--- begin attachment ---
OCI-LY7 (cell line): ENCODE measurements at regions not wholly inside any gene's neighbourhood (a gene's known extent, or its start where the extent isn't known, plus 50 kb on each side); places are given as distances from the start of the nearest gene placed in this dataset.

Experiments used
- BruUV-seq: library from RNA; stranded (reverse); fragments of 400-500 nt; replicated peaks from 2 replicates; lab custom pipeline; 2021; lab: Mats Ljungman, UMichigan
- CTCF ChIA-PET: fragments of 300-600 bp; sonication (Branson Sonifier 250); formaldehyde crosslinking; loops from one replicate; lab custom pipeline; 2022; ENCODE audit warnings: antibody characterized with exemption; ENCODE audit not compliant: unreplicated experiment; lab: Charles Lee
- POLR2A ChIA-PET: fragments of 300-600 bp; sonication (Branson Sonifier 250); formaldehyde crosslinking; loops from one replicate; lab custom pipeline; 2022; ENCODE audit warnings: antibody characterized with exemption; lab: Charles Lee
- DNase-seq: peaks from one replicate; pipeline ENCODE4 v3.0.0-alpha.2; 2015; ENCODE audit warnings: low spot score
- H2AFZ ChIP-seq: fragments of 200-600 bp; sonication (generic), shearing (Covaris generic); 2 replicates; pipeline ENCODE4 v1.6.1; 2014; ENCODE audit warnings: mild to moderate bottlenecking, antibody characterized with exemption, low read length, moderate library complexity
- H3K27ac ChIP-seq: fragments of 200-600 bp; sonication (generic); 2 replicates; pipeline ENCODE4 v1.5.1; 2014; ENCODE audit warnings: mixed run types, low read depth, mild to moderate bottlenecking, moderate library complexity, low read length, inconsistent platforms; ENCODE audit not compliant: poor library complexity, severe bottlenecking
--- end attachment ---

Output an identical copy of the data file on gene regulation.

OCI-LY7 (cell line): ENCODE measurements at regions not wholly inside any gene's neighbourhood (a gene's known extent, or its start where the extent isn't known, plus 50 kb on each side); places are given as distances from the start of the nearest gene placed in this dataset.

Experiments used
- BruUV-seq: library from RNA; stranded (reverse); fragments of 400-500 nt; replicated peaks from 2 replicates; lab custom pipeline; 2021; lab: Mats Ljungman, UMichigan
- CTCF ChIA-PET: fragments of 300-600 bp; sonication (Branson Sonifier 250); formaldehyde crosslinking; loops from one replicate; lab custom pipeline; 2022; ENCODE audit warnings: antibody characterized with exemption; ENCODE audit not compliant: unreplicated experiment; lab: Charles Lee
- POLR2A ChIA-PET: fragments of 300-600 bp; sonication (Branson Sonifier 250); formaldehyde crosslinking; loops from one replicate; lab custom pipeline; 2022; ENCODE audit warnings: antibody characterized with exemption; lab: Charles Lee
- DNase-seq: peaks from one replicate; pipeline ENCODE4 v3.0.0-alpha.2; 2015; ENCODE audit warnings: low spot score
- H2AFZ ChIP-seq: fragments of 200-600 bp; sonication (generic), shearing (Covaris generic); 2 replicates; pipeline ENCODE4 v1.6.1; 2014; ENCODE audit warnings: mild to moderate bottlenecking, antibody characterized with exemption, low read length, moderate library complexity
- H3K27ac ChIP-seq: fragments of 200-600 bp; sonication (generic); 2 replicates; pipeline ENCODE4 v1.5.1; 2014; ENCODE audit warnings: mixed run types, low read depth, mild to moderate bottlenecking, moderate library complexity, low read length, inconsistent platforms; ENCODE audit not compliant: poor library complexity, severe bottlenecking